November 6, 2008
Trans: Neil Young
Music Review By: Mr. Roboto
Year: 1982 (LP), 1998 (CD)
Artist: Neil Young
Written by: Neil Young
1. Little Thing Called Love - 3:13
2. Computer Age - 5:24
3. We R In Control - 3:31
4. Transformer Man - 3:23
5. Computer Cowboy (AKA Syscrusher) - 4:13
6. Hold On To Your Love - 3:28
7. Sample and Hold - 5:09 (LP), 8:03 (CD)
8. Mr. Soul - 3:19
9. Like An Inca - 8:08 (LP), 9:46 (CD)
Lyrics via LyricWiki
Mr. Shakey does cyberpunk? It would seem to be a stretch for Mr. Young to do cyberpunk music, but he did do a little dabbling with electronica and new wave for Trans. Then again, he has been known to try different genres (like grunge music with Mirrorball), and Trans was another musical experiment, one that left his fans scratching their heads in puzzlement. A legendary musician, known for his work with Buffalo Springfield and Crosby, Stills, Nash, and Young, and for songs like “Hey Hey, My My,” “Ohio,” and “Southern Man,” had suddenly adopted the radical, synthesized sound of the early eighties.
Another version of the truth: Trans actually came about as the result of one of his sons being born with cerebral palsy, leaving him unable to speak. Neil found that by using a vocorder, he was able to get the best response from his son. From this experiment, Neil would record Trans using electronics and a vocorder in several of the songs.
The result: An album that has not only classic sounding Neil Young, but a “futuristic” sound. It’s as if Neil was attempting to bridge two rock eras; The classic seventies and the new wave eighties. The album cover also drives that point home, featuring a street with a rustic fifties scene on one side and an ultra-modern scene across it.
Let’s see how the music stacks up, shall we?
Little Thing Called Love. Things start off normally enough for Neil Young fans, with a bouncy little number about… well… a little thing called love. Not much for cyberpunk fans to get excited about… not until the next track anyway…
This is the first track to feature electronics. A danceable bit about being at ease with the burgeoning new computer technologies (When I see the light, I know I’m more than just a number). Good stuff.
We R In Control.
As if a quirky video was needed for this quirky number, we seem to have robots proudly claiming to be in control of everything (We control the databanks / we control the think tanks / we control the TV sky / we control the FBI).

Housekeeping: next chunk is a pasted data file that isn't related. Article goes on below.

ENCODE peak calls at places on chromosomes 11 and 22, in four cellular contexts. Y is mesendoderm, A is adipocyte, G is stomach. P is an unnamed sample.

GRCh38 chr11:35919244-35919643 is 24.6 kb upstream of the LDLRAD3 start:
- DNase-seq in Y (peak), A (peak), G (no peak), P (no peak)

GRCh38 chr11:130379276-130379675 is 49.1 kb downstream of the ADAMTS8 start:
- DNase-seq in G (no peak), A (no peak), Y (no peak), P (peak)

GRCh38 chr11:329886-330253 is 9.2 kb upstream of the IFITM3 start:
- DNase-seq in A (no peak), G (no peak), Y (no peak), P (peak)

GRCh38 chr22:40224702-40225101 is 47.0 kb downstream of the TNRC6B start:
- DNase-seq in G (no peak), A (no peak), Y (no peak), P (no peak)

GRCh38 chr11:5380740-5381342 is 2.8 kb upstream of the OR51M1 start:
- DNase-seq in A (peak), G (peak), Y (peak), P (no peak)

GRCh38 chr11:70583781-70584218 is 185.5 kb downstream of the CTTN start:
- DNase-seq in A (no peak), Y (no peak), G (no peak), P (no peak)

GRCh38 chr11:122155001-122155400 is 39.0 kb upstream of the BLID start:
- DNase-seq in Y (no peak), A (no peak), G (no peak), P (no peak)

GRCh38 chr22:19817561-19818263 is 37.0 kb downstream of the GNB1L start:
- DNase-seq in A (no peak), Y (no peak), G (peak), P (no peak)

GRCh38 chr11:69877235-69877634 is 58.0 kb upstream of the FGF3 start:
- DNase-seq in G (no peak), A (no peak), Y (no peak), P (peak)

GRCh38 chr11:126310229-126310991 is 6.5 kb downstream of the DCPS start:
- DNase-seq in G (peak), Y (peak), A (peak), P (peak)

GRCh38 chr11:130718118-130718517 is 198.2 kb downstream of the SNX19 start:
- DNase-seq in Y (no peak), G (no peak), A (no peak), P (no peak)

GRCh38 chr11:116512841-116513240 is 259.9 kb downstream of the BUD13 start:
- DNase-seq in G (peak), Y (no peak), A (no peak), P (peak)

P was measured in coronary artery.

Transformer Man. This track is the most direct result of Neil’s experiments in communicating with his son. A touching and motivational number about taking control of your future (You run the show / Remote control / Direct the action with a push of the button) despite not having all the tools needed (So many things still left to do / but we haven’t made it yet).
Computer Cowboy (AKA Syscrusher). Something about this track really got my attention. It’s a rocking western tune with the vocorder in full effect, about a “computer cowboy” with a herd of “cattle” (a botnet?) who crashes another computer. Considering Trans was released a year and a half before Neuromancer and two decades before anyone ever heard of botnets, could Mr. Young have had the insight to make such predictions about botnets and the correlation between hackers and cowboys? Yippee Yi Ay, mofos!
Hold On To Your Love. Getting back to his more “traditional” sound, Mr. Young tells us not to give up on love despite the problems it may bring. This is the second “Love” song on the album, but there was going to be a third called If You Got Love and there are pics of how the label might have looked if the track was not dropped at the last second.
Sample and Hold. Imagine a dating service run by robots, for robots… and the occasional robo-sexual human who wants to go bot. Don’t hesitate to give us a call / We know you’ll be satisfied / When you energize/ And see your unit come alive.
Mr. Soul. Going back to his Buffalo Springfield days, Neil re-tools a classic rock number into a funky tune about a fan’s letter that says You’re strange, but don’t change. Kind of sums up Mr. Young.
Like An Inca. The final track returns to Neil’s “classic” sound as the lyrics gives an “apocalyptic” vision (Said the condor to the preying mantis / We’re gonna lose this place just like we lost Atlantis), yet he seems OK with it (I feel sad, but I feel happy / As I’m coming back to home).
Conclusion. With the electronic gear going on five of the nine tracks, and the technology-based lyrics to those tunes, I have to say Trans is a cyberpunk album. Unlike Billy Idol’s effort a decade later, Neil Young probably didn’t know he was making cyberpunk music since “the movement” was still underground at the time and Neuromancer was still eighteen months away.
If you’re a Neil Young fan who dissed this album when it first came out, you should give it another listen but with different ears this time around. Cyberpunk fans should hunt this CD down and add it to their collection next to Billy Idol’s CD. If you live in the US, be prepared to pay a bit of a premium for the CD. Geffen re-released it as a CD in 1998 worldwide, except for the US. So it’s considered an import. Plus it’s a rare album, making it a collector’s item. The lowest price I’ve seen on the net is $25 US, not including tax and shipping. I’d say it’s worth it, unless you want try a torrent.